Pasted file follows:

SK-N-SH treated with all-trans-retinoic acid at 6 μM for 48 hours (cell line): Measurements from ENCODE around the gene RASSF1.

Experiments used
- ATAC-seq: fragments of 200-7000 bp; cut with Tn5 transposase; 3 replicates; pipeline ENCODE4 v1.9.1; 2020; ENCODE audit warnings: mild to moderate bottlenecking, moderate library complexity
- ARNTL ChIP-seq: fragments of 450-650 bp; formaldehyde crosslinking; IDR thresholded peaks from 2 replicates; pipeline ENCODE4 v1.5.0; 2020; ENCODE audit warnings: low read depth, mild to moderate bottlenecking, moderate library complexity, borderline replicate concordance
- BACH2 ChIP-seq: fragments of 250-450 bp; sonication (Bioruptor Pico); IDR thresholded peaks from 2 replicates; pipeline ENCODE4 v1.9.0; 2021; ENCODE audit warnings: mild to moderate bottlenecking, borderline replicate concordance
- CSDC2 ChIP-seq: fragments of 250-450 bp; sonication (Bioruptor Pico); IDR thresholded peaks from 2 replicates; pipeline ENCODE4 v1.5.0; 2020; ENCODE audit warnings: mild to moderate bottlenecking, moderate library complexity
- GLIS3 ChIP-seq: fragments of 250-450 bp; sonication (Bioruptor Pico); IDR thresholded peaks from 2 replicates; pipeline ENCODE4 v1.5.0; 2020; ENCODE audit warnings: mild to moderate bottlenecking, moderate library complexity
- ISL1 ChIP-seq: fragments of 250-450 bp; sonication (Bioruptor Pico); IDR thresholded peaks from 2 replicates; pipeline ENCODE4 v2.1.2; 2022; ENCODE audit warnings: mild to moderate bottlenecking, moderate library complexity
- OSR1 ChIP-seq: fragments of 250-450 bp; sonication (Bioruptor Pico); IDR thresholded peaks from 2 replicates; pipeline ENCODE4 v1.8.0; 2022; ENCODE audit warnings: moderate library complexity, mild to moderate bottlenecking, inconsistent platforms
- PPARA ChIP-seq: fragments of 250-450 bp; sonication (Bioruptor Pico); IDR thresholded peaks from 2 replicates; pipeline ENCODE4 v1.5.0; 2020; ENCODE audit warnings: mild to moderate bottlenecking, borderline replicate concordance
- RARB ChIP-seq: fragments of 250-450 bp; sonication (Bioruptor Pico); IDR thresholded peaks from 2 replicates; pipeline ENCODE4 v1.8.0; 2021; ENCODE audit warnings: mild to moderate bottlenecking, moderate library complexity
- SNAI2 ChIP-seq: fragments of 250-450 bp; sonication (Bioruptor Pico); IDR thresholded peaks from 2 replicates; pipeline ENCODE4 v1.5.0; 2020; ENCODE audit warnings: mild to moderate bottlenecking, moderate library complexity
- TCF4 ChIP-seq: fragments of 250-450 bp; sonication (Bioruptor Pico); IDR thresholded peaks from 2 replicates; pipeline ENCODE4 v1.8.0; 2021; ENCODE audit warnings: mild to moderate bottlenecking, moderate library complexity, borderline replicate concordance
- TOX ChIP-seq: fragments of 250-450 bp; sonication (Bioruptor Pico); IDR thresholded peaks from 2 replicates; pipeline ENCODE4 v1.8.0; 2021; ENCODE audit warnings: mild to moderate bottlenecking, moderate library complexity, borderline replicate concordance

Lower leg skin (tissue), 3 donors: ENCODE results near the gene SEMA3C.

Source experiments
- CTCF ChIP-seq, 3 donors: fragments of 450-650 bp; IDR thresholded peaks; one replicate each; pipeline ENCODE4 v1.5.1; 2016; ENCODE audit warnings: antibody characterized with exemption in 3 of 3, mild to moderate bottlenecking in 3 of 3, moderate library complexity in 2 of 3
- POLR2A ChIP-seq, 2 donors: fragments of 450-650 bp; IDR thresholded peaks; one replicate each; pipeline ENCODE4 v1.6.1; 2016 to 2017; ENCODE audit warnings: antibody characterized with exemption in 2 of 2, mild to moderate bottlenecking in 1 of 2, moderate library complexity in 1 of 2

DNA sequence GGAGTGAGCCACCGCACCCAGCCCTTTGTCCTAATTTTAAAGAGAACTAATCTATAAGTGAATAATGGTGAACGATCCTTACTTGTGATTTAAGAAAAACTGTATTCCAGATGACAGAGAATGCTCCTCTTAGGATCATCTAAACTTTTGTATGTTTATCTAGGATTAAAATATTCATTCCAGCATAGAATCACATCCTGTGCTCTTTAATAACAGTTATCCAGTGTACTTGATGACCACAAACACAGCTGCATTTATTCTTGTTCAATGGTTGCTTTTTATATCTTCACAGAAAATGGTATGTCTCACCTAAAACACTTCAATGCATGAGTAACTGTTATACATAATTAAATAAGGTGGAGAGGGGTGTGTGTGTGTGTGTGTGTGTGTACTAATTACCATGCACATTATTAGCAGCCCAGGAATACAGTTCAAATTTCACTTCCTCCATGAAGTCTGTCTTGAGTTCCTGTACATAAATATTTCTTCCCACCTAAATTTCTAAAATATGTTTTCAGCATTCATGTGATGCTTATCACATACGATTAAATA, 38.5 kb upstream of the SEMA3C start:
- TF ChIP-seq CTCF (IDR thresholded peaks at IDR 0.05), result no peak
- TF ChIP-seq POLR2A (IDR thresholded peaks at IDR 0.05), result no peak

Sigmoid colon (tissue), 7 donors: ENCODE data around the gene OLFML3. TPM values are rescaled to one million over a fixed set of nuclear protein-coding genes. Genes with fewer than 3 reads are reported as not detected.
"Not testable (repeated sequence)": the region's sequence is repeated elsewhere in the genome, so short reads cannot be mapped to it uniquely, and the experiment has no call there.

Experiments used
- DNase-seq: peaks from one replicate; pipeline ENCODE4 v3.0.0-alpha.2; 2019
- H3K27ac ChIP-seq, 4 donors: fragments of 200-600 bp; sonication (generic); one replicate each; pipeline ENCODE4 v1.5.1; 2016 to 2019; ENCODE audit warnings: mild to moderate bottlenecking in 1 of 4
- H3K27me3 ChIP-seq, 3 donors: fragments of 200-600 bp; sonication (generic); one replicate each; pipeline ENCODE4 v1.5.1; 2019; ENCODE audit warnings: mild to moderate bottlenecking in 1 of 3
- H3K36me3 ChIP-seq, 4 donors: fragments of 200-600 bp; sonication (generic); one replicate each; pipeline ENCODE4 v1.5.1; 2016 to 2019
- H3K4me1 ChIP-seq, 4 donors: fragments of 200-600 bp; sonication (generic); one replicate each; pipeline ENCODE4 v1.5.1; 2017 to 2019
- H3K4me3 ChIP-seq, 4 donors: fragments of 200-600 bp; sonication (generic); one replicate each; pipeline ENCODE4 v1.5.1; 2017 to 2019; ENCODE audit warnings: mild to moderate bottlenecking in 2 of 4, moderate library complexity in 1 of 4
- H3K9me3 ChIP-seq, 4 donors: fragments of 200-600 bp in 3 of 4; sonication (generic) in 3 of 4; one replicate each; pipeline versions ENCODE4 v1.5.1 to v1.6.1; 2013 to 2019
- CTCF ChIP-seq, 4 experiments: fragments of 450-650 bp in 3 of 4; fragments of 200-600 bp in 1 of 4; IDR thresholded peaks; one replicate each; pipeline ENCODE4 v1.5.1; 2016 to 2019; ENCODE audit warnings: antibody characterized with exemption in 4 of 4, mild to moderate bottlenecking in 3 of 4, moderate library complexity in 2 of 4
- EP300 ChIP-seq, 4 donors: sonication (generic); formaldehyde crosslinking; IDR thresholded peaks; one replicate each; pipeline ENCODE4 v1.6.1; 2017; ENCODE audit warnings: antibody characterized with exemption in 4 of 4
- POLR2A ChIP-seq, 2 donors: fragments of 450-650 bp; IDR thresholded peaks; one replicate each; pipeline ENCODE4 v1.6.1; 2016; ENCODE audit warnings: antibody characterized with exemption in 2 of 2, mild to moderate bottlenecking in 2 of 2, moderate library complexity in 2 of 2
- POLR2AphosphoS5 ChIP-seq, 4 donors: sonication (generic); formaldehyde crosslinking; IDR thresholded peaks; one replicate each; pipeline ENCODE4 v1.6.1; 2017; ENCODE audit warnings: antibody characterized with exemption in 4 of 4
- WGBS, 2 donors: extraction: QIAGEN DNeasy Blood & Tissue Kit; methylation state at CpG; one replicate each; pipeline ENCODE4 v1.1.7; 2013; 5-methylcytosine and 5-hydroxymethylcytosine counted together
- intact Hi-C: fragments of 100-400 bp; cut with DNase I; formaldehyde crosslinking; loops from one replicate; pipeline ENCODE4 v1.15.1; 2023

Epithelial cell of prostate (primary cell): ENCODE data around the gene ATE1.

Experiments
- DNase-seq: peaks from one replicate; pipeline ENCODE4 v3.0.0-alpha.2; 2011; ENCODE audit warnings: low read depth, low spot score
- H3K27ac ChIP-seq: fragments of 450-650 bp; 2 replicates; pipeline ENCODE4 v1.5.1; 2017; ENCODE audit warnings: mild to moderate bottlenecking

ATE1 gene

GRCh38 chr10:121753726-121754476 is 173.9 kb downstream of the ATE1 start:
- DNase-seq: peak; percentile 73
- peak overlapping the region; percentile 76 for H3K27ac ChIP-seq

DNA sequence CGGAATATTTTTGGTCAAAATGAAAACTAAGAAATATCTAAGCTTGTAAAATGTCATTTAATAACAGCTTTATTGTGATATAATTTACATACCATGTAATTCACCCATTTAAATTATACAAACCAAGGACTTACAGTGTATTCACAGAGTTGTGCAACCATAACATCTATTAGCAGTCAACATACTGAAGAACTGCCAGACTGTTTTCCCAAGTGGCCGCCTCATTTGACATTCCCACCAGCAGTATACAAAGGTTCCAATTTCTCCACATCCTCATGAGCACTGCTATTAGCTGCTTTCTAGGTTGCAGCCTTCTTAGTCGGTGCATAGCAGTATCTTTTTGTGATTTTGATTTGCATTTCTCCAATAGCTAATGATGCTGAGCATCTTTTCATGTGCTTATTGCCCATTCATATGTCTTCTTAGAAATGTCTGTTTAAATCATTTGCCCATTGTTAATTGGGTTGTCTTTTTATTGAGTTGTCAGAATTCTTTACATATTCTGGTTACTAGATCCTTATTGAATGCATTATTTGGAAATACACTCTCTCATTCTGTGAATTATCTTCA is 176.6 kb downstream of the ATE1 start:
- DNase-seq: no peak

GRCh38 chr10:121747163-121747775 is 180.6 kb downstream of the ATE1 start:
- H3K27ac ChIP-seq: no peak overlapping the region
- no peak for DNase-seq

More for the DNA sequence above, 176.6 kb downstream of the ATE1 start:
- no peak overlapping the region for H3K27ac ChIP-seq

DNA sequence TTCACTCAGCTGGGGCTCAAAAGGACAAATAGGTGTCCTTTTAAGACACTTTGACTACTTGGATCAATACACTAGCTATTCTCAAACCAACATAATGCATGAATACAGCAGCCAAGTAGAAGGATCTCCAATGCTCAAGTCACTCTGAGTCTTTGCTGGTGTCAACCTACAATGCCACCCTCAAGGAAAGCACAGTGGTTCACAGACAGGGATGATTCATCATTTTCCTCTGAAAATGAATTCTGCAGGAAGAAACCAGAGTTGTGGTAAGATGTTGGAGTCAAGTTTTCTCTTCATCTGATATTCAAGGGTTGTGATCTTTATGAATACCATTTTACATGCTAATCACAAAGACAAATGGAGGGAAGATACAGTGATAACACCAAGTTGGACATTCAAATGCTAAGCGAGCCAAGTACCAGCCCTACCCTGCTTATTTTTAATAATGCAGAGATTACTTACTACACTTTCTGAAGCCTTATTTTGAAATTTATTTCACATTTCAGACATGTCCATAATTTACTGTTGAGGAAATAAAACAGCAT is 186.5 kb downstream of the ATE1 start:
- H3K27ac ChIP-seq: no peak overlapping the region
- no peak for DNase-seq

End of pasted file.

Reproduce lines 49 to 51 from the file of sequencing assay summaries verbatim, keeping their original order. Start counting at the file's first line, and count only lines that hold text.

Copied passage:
- H3K27ac ChIP-seq: no peak overlapping the region
- no peak for DNase-seq

More for the DNA sequence above, 176.6 kb downstream of the ATE1 start: